How to Play Guitar Chords as a Lead Guitarist

So, you want to know how to play guitar chords on the level of a lead guitarist? What is important to understand first and foremost is that the lead guitarist is not necessarily the best guitarist!
The term “lead guitarist” appears mostly in the rock genre, but in a few others as well. Depending on the band, “lead guitarist” has different meanings.

A lead guitarist for a song set functions as the featured guitarist. That feature becomes determined by the skills or charisma of the musician.

With the lead position, you get some freedom. For the most part, they are proficient with the guitar. They start the band by giving the drummer a nod or a flick of their eyes. Lead guitarists, by their body movements, rhythms, and phrasing, direct the rest of the band in what mood they will take for this audience. They also assess the audience’s needs and help maintain the band’s reputation. They determine the direction of the song.


They may be a master at riffs–like Steve Stevens, who can play scales up and down the guitar neck, and make it drip with such soulfulness and angst that you understand the message. Or the magic hands of Keith Urban, who can dance up the neck of the guitar with a delightful lick or harmonization. Then you have Aerosmith’s Steven Tyler with his guitar playing interspersed between his wild antics and Carlos Santana with his Latin sizzle that makes you hear your inner tango.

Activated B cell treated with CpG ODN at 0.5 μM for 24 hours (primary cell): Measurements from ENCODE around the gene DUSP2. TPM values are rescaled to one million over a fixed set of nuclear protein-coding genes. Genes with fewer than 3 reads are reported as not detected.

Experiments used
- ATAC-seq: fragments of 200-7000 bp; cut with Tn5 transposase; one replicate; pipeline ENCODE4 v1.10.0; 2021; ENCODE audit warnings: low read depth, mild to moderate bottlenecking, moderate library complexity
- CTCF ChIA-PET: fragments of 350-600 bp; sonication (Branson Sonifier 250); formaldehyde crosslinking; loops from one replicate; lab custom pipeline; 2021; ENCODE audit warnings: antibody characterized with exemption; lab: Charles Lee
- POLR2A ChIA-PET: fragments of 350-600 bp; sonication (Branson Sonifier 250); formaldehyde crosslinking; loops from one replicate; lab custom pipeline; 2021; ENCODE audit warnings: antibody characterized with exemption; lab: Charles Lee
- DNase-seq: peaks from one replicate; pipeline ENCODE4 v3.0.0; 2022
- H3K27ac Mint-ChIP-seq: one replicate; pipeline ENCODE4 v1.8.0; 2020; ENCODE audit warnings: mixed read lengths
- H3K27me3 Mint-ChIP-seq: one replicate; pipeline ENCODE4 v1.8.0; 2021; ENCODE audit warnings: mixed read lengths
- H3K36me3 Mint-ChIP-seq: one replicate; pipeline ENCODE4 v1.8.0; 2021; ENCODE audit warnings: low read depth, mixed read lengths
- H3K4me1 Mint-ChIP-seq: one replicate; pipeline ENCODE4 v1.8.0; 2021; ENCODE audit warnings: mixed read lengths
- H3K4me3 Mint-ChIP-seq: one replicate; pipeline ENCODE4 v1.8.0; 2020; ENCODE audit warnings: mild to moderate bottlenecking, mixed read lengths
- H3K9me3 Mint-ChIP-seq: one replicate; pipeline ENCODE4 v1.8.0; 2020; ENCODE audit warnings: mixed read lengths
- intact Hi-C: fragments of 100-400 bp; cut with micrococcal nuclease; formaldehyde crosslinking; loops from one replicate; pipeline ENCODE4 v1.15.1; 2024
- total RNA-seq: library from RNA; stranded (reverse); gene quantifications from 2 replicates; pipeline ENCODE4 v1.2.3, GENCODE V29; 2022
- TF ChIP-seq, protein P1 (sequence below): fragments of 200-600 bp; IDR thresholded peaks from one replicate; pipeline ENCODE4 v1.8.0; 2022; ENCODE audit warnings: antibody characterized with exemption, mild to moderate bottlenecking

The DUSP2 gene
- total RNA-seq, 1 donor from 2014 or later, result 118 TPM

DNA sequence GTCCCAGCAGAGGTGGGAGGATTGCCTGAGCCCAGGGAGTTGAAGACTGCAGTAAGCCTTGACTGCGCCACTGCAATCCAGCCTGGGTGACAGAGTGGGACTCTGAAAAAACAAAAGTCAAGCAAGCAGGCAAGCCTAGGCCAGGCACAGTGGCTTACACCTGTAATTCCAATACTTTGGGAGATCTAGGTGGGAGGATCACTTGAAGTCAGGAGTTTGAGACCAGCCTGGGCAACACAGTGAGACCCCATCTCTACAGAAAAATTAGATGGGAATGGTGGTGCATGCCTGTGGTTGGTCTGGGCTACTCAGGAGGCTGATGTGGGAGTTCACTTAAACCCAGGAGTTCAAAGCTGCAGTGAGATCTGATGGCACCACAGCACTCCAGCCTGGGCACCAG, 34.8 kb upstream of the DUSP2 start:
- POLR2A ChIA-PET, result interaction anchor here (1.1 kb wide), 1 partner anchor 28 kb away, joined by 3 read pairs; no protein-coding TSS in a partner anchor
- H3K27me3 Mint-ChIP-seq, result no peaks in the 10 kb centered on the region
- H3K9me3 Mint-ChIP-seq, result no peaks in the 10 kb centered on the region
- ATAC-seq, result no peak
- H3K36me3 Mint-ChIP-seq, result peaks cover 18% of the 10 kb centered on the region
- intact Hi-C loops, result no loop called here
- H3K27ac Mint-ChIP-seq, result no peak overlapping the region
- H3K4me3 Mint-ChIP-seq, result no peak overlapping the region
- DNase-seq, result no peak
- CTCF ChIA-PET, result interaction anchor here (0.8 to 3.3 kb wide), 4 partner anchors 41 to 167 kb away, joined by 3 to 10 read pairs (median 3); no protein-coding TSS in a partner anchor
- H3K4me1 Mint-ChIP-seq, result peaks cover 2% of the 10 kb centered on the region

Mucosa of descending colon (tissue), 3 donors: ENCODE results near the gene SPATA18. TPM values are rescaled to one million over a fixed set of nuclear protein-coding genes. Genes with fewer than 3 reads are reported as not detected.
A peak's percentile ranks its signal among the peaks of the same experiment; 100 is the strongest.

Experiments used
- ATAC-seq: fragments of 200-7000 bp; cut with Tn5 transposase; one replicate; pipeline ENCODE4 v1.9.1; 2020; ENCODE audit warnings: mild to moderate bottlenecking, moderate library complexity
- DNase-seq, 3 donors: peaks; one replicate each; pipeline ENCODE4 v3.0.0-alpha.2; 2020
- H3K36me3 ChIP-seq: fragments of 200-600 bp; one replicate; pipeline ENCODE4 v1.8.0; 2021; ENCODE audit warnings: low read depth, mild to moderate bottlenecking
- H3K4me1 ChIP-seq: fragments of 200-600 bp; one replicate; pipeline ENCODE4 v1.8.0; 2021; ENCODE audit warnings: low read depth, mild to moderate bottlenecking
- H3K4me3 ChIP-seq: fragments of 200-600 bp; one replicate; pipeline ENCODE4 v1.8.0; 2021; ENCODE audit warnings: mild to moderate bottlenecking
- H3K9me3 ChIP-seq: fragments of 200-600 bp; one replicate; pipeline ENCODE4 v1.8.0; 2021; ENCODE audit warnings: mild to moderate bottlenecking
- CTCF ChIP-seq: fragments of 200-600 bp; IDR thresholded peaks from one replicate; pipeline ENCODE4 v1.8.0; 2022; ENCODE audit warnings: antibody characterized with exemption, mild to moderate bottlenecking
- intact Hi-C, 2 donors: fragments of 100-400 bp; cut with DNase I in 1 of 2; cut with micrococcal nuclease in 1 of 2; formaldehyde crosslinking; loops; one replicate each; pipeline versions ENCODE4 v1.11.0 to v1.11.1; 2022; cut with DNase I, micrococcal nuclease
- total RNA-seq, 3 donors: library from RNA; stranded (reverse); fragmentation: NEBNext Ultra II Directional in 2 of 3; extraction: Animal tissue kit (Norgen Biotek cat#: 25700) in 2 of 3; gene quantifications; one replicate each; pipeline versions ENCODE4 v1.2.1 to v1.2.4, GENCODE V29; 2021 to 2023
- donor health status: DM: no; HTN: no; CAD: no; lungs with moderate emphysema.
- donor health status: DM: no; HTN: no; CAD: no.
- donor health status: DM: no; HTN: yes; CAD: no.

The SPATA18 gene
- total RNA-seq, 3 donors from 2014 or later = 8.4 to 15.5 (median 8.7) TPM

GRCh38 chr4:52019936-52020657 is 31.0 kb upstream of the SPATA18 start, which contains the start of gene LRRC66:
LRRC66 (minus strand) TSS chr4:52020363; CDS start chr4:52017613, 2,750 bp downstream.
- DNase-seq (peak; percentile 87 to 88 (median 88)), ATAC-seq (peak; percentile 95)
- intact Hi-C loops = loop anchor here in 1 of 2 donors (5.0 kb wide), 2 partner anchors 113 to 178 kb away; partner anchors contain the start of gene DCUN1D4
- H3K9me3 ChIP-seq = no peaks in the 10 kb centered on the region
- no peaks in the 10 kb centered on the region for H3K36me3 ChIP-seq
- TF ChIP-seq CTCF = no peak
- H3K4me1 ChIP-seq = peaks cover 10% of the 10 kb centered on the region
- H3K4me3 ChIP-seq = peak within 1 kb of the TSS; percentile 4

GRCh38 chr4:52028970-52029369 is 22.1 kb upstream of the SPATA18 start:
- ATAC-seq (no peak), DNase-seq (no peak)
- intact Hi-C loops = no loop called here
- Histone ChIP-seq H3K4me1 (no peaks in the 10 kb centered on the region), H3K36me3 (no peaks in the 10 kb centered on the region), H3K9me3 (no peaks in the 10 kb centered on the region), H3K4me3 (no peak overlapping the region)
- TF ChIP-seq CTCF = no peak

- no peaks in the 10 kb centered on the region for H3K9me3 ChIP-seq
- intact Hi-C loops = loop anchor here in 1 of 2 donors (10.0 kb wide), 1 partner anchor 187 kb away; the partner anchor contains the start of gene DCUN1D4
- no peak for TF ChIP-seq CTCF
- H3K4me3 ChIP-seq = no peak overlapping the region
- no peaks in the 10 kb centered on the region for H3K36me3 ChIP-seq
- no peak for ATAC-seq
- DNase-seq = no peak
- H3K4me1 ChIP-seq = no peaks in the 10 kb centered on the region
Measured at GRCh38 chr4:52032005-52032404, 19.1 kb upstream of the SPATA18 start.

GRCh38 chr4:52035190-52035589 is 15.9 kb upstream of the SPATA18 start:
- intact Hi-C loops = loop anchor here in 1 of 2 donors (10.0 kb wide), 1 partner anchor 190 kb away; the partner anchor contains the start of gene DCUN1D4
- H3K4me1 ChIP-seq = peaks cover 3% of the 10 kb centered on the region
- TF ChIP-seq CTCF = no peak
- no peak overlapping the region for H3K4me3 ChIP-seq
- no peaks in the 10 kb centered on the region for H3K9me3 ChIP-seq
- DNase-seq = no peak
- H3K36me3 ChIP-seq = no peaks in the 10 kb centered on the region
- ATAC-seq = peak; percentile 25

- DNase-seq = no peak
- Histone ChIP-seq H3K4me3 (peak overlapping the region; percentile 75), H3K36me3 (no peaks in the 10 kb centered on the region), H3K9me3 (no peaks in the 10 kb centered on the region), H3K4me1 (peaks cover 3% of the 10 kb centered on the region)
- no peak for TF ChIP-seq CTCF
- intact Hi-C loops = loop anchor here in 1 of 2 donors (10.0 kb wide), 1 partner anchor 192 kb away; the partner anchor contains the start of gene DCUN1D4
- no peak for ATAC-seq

All four of those are lead guitarist each with a different style that keeps the audience coming back for more, all while keeping the other parts of the band in sync.

What is a Lead Guitarist Suppose to Know?

The lead guitarist has to know all of the basics that the rhythm guitarist knows. Then they have to know how to play guitar chords, riffs, open positions, and single lines to add in. Harmonization of their making adds the flavor to give a band a unique sound.

The up and down strokes that fuel the sound make a lead guitarist as well. It is how well they can cross and skip strings that make the difference. Many of them practice guitar scales, and then break a rule of the scale to make it intriguing.

A lead guitarist creates an endless variation of lick patterns or scales to spruce up well played tunes. Movable chords come as a favorite since it can create variations scale wise, hand wise, and sound wise satisfying that inner music imp that insists you make it yours. Transitions between keys–such as a progression to a major key or minor key and/or a blues progression–makes a lead guitarist noticed.

After learning all that, the element of improvisation comes in. Creating honest, inspired, and credible music on the spot is the true gift lead guitarists need, more important in many cases than technical accuracy and perfection.

Learning how to play guitar chords takes time and careful practice. Here are some tips:

  • If you can find someone a bit better than you, practice with them. You will get better.
  • Many musicians swear by scales practice, but frankly it is hard to stay with. Do not be afraid to get a series of songs for practice. Somehow, singing or picking a tune helps motivation.
  • You need to develop calluses on your fingertips. Soaking your fingertips in a salt solution for a week is a quick way to make that happen.
  • Take a class. The interaction between you and the instructor helps clarify some things and build accountability.
  • Most of all, enjoy the fun of playing, and make sure you share it with others!


Campbell, Mary. “How To Make Your Guitar Practice Sessions Fun.” JamPlay Blog. JamPlay, 23 July 2013. Web. 30 Apr. 2015.